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Alternative & Indie - Released July 9, 2021 | New West Records

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It's been 25 years since the Wallflowers hit it big with Bringing Down the Horse, a collection of songs—produced by the terrific T-Bone Burnett—that seemed like lightning in a bottle when the band never repeated its success. But in 2020, the movie The King of Staten Island reminded the world just how irresistible the album's "One Headlight" is. Seeing frontman Jakob Dylan join Beck, Cat Power and Fiona Apple onstage in the documentary Echo in the Canyon stirred a certain nostalgia. And the '90s are a huge influence in indie rock and alt-pop right now. The time seems right for a Wallflowers revival, and on Exit Wounds—their first album in nine years—they may not quite capture that lightning again, but there are traces of that old magic. You can hear it in the upbeat jangle of "Roots and Wings," with Dylan putting some swagger into lyrics like "I showed you how to swing/ I showed you how to strut/ That's my mojo you're using/ That's my wine getting you drunk." (The song also underscores how much more a matured Dylan sounds like Springsteen than like his dad, Bob.) It's also in the easy ramble of "I Hear the Ocean (When I Wanna Hear Trains)" and pretty-girl-in-trouble ballad "The Daylight Between Us," with weary lyrics like "The candles we lit had melted on the cake as if they were over it." There are surprises, too, though. "Move the River" revels in dub rhythms. The wonderful Shelby Lynne shows up—serving harmony on the pedal-steel country-rock of "Maybe Your Heart's Not It No More," taking a verse on the smoky ballad "Darlin' Hold On," and offering a brandy-rich counterpoint to Dylan's sandpaper rasp on all four tracks she graces. And "Who's That Man Walking 'Round my Garden" finds the usually stoic Dylan in a Jagger mood as the band stomps with funk drums, dirty guitar and the live-wire keys sound that is a signature of producer Butch Walker. © Shelly Ridenour/Qobuz
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Rock - Released January 1, 1996 | Interscope

No sophomore jinx here. Of course, there are only two Wallflowers left from their first release, so this could be called a whole new band. No matter, because the music here is assured and contemporary with just enough of the past showing through to catch one's eye. Jakob Dylan has been polishing his compositional chops and it really shows on such cuts as "Invisible City," the hit "6th Avenue Heartache" and especially "One Headlight." A fine effort indeed. © James Chrispell /TiVo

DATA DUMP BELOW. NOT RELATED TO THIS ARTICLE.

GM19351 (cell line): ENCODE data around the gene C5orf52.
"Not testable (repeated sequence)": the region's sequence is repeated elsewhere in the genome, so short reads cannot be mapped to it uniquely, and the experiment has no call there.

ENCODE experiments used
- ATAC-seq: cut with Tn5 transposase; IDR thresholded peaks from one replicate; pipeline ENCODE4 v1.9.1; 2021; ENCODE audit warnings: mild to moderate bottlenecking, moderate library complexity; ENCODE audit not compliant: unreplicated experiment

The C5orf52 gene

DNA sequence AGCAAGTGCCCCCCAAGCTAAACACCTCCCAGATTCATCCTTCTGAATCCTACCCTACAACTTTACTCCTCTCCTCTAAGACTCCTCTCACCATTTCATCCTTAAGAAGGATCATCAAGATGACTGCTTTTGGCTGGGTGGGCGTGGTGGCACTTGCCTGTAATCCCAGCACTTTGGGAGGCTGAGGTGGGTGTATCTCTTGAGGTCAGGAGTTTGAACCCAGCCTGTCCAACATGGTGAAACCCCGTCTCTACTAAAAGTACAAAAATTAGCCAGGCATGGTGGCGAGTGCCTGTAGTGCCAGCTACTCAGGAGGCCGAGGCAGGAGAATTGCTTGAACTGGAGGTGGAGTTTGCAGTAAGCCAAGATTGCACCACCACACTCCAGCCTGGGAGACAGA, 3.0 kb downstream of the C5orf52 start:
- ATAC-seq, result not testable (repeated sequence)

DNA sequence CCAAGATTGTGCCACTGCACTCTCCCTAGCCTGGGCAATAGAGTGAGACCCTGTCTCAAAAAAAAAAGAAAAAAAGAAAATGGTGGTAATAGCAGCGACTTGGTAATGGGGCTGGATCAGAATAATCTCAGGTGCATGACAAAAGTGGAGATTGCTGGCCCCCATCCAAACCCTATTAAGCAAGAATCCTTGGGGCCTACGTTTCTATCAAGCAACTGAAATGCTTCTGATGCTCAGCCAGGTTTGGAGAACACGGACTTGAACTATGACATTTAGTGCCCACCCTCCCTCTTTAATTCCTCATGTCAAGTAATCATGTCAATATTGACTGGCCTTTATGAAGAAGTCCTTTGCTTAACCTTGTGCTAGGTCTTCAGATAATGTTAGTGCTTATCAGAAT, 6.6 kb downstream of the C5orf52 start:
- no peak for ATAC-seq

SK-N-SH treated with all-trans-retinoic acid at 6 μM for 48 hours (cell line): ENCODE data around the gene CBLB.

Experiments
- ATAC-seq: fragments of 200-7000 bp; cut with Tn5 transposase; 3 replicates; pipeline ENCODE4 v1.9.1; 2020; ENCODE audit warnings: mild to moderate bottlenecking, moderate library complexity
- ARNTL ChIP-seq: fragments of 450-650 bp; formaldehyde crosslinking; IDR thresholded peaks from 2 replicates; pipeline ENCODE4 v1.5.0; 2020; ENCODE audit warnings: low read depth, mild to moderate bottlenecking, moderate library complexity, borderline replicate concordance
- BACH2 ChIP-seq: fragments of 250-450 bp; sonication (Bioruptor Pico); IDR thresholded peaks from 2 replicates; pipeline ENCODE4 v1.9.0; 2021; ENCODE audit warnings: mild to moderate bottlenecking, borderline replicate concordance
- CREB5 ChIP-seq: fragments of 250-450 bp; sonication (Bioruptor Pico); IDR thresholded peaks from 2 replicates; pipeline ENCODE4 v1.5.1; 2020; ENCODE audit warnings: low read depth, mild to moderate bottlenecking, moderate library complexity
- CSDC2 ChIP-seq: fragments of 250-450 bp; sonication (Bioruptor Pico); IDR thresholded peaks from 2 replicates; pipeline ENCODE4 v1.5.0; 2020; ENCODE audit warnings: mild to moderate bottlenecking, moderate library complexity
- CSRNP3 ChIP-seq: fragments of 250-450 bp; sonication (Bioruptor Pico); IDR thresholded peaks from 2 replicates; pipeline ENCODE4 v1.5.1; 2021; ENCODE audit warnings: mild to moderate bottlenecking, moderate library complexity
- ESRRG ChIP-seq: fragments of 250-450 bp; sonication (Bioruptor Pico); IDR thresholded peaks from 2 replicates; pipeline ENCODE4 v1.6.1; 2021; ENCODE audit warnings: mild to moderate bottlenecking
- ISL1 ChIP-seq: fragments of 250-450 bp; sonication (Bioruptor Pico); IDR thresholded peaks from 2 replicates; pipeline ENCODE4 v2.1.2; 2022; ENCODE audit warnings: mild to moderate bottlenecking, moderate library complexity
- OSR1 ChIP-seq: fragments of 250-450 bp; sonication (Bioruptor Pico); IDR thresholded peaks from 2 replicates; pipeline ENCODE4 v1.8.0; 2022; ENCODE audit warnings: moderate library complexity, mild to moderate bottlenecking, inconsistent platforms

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Rock - Released January 1, 2009 | Interscope

The Wallflowers never quite were a singles band -- each of their albums had its own distinct flavor -- yet they had a tendency to distill the essence of their records on a handful of highlights. Apart from their 1996 breakthrough, Bringing Down the Horse, none of these were major hits, but Bringing Down the Horse had four blockbusters -- "6th Avenue Heartache," "One Headlight," "Three Marlenas," "The Difference" -- that provide a foundation for the band's first retrospective, Collected: 1996-2005. As the subtitle suggests, this collection writes their gangly 1992 debut out of the record, concentrating on the time when the Wallflowers were just about the only rock & roll journeymen in America, cranking out sturdy singer/songwriter-driven classic rock. Collected has all their charting singles save their cover of David Bowie's "Heroes," originally released on the soundtrack to 1998's Godzilla, and wisely cherrypicks from their other three albums, offering a good overview of the band's appealing, dependable rock & roll -- an overview that acts as a good introduction but will also satisfy the needs of most casual followers. © Stephen Thomas Erlewine /TiVo